Pilgrim Monument

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Pilgrim Monument
PilgrimMonumentbasrelief.jpg
View of the Pilgrim Monument with the Mayflower Compact bas-relief by Cyrus Dallin below, as seen from Bradford Street.
Pilgrim Monument is located in Cape Cod
Pilgrim Monument
Location in Cape Cod
Pilgrim Monument is located in Massachusetts
Pilgrim Monument
Pilgrim Monument (Massachusetts)
Coordinates42°03′08″N 70°11′21″W / 42.052226°N 70.1892015°W / 42.052226; -70.1892015Coordinates: 42°03′08″N 70°11′21″W / 42.052226°N 70.1892015°W / 42.052226; -70.1892015
LocationHigh Pole Hill Road, Provincetown, Massachusetts
DesignerWillard T. Sears
TypeCampanile
MaterialGranite
Height252 feet 7.5 inches (77 m);
Rises 350 ft (107 m) above sea level
Beginning dateJune 20, 1907
Opening dateAugust 5, 1910 (1910-08-05)
Dedicated toThe first landfall of the Pilgrims in 1620, and the signing in Provincetown Harbor of the Mayflower Compact.
Websitewww.pilgrim-monument.org
This is the tallest all-granite structure in the United States.

The Pilgrim Monument in Provincetown, Massachusetts, was built between 1907 and 1910 to commemorate the first landfall of the Pilgrims in 1620 and the signing of the Mayflower Compact in Provincetown Harbor.[1] This 252-foot-7.5-inch-tall (77.0 m) campanile is the tallest all-granite structure in the United States[2] and is part of the Provincetown Historic District.

In 1620, the Pilgrims spent five weeks exploring Cape Cod before they sailed to Plymouth, Massachusetts. After spending weeks at sea, the Pilgrims resolved not to set foot on land until the Mayflower Compact was written and signed.[citation needed] A contest was held to design a structure to commemorate the Pilgrims' landing, and over 150 entries were submitted.[3] The winning design, by Boston architect Willard T. Sears, was based upon the Torre del Mangia in Siena, Italy, designed by Agostino and Agnolo da Siena in 1309.

On August 20, 1907, Theodore Roosevelt lays the cornerstone of the Pilgrim Monument.

In a ceremony on August 20, 1907, President Theodore Roosevelt officiated at the laying of the cornerstone. After the monument's completion, President William H. Taft dedicated it at a ceremony held on August 5, 1910.[1]

The design was controversial because of its lack of any obvious relevance to the Pilgrim Fathers.[3] One Boston architect derided it, saying "If all they want is an architectural curiosity, then why not select the Leaning Tower of Pisa and be done with it?"[4] It was also noted that Boston itself already had a copy of the same tower; Boston's fire tower. The fire tower is made of brick like the Italian original, was built in 1892 by Edmund March Wheelwright, is 156 feet (48 m) tall, was originally designed as part of the central fire station and used as a fire lookout, and later became part of the Pine Street Inn, a shelter for Boston's homeless.[3][5][6]

However, The Boston Globe noted that "The people of Provincetown are not at all enthusiastic about the design, but are glad enough to get almost any sort of monument," and quoted "an old sea captain" as saying: "I don't sympathize with all the kicking about the monument. It's good enough, and it has this in its favor, that it resembles many lighthouses on the coast of Portugal and on Portuguese Islands, and Provincetown, you know, is full of Portuguese."[7]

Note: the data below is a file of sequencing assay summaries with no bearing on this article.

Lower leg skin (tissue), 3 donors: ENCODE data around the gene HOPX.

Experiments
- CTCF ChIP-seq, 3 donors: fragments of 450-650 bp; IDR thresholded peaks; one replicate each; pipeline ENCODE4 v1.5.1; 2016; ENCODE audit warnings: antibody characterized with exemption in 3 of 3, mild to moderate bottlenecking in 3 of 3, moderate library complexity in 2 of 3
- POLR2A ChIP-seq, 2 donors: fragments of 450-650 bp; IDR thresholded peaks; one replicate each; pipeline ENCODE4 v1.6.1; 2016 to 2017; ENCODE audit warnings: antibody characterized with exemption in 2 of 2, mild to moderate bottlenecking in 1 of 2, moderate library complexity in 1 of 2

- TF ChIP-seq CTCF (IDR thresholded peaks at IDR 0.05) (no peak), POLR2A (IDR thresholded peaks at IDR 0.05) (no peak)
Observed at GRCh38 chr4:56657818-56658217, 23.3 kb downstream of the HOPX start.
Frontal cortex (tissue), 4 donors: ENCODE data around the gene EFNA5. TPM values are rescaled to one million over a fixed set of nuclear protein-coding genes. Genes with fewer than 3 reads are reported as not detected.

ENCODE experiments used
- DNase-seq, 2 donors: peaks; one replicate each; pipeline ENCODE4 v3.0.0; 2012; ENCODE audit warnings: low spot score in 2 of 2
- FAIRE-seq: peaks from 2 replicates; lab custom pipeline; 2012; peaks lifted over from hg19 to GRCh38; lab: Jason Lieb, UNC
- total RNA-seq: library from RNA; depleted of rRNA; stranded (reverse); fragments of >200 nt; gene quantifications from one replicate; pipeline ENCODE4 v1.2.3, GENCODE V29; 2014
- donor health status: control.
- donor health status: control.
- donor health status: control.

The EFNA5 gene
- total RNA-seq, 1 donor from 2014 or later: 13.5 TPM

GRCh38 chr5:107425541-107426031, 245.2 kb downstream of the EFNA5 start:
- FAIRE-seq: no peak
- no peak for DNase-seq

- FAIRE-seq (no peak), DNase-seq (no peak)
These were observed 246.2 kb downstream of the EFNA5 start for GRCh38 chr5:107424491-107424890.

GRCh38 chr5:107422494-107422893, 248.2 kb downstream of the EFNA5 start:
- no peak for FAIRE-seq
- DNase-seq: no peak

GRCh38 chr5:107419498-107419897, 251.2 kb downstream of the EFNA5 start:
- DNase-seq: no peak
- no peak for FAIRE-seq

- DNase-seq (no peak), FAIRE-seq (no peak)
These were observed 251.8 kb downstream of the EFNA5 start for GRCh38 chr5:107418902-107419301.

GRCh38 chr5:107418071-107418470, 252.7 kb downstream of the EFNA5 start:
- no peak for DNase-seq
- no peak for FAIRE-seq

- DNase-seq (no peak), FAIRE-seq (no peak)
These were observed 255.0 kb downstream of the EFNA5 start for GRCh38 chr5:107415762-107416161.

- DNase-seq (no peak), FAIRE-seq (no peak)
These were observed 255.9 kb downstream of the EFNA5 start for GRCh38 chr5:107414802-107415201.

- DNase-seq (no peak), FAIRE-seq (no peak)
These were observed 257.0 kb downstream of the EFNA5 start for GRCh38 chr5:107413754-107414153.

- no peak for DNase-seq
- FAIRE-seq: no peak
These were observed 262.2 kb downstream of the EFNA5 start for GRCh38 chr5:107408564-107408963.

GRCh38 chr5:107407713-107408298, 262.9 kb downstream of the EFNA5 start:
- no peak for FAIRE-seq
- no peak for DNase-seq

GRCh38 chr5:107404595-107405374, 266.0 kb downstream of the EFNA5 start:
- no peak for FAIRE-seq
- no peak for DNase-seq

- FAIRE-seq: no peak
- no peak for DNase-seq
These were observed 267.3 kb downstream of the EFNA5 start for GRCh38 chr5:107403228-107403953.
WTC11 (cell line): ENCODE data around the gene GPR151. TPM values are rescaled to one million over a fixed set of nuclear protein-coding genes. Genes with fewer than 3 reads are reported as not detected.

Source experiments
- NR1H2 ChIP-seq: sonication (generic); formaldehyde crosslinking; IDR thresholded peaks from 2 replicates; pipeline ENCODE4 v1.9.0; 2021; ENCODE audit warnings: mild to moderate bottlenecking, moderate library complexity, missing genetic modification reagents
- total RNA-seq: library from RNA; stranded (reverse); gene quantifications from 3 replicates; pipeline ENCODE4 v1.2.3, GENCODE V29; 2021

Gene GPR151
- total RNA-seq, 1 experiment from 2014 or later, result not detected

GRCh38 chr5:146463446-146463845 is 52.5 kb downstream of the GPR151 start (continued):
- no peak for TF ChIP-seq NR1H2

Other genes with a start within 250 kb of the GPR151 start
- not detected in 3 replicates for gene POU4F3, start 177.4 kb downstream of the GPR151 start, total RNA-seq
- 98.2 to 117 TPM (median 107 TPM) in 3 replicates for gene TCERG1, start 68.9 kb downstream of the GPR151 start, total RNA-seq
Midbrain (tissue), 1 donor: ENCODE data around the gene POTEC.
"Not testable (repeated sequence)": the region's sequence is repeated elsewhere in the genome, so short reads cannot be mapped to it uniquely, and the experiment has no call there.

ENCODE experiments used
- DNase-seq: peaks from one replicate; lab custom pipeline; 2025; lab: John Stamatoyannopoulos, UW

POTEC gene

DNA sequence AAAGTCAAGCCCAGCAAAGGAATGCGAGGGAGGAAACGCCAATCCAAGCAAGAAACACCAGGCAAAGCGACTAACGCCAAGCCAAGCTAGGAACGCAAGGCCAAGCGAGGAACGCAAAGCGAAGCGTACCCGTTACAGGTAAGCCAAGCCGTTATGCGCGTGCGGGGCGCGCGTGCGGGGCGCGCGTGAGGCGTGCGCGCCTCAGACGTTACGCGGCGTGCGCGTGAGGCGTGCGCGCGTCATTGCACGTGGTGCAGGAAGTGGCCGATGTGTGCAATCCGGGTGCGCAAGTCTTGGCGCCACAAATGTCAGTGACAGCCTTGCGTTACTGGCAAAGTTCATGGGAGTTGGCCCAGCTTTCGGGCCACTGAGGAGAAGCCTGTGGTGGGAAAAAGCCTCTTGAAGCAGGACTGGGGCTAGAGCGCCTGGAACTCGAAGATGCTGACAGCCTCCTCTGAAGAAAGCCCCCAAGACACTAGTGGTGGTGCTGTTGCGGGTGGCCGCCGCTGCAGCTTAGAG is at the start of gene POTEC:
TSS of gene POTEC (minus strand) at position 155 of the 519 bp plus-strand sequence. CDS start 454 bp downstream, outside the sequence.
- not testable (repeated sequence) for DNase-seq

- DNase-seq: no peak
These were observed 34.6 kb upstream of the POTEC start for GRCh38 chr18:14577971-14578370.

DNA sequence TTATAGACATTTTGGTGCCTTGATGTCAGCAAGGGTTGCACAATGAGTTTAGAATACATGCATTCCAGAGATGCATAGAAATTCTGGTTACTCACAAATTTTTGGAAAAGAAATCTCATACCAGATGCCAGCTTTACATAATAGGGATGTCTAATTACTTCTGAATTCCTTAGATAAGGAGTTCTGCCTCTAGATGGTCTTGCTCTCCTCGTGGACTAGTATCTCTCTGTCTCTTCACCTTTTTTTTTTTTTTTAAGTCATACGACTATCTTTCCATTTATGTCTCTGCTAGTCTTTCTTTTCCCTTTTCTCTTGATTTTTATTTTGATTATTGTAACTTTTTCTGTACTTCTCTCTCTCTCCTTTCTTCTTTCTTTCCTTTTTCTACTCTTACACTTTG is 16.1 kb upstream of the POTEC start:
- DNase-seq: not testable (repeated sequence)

Tourists from around the world visit Provincetown to climb the monument and view the Provincetown Museum at its base.[2] The monument commemorates the Pilgrims, and the museum pays tribute to Provincetown's vibrant and historic maritime past. Provincetown residents take great pride in the structure.[2] Christmas lights are strung from the top of the monument to its base annually and are lit in November to much fanfare.[8] It remains lit nightly into January.

According to Edmund J. Carpenter in his book The Pilgrims and their Monument (self-published in 1911), the total expenditures in the planning and construction of the monument were $91,252.82,[9] the equivalent of $2,396,700 in today's money.[10]

Interior of Pilgrim Monument, showing some of the 60 ramps used to climb most of the way up (there are 116 steps at the bottom and at the top).[1]

References[edit]

  1. ^ a b c "Pilgrim Monument Overview & FAQ". Pilgrim Monument and Provincetown Museum. Archived from the original on 5 September 2015. Retrieved 28 April 2016.
  2. ^ a b c "About the Pilgrim Monument in Provincetown Massachusetts". Pilgrim Monument & Provincetown Museum. Retrieved 2018-09-19.
  3. ^ a b c Bilis, Madeline (2014-11-13). "Throwback Thursday: How Two Massachusetts Towers Became Twins". Boston Magazine. Retrieved 2018-09-19.
  4. ^ "Call It Copy of Torre Del Mangia," The Boston Daily Globe, January 27, 1907, p. 7
  5. ^ Ralli, Tania (2005), "And Now A Word From Our Shelter: Ads Atop Pine Street Inn Help Pay To Restore It, But Some Ask Where It Will End", The Boston Globe, October 9, 2005, p. 1
  6. ^ Pine Street Inn (Boston) - Wikimapia
  7. ^ "Most Imposing Monument On The Atlantic Coast," The Boston Globe, August 18, 1907, p. SM12
  8. ^ "Provincetown Pilgrim Monument Lighting, Celebrating the Pilgrims Landing". 2018-09-20. Archived from the original on 2018-09-20. Retrieved 2018-09-20.
  9. ^ Carpenter, Edmund J., The Pilgrims and their Monument (Cambridge, MA: Privately printed, 1911), 265.
  10. ^ Federal Reserve Bank of Minneapolis Community Development Project. "Consumer Price Index (estimate) 1800–". Federal Reserve Bank of Minneapolis. Retrieved January 2, 2018.

External links[edit]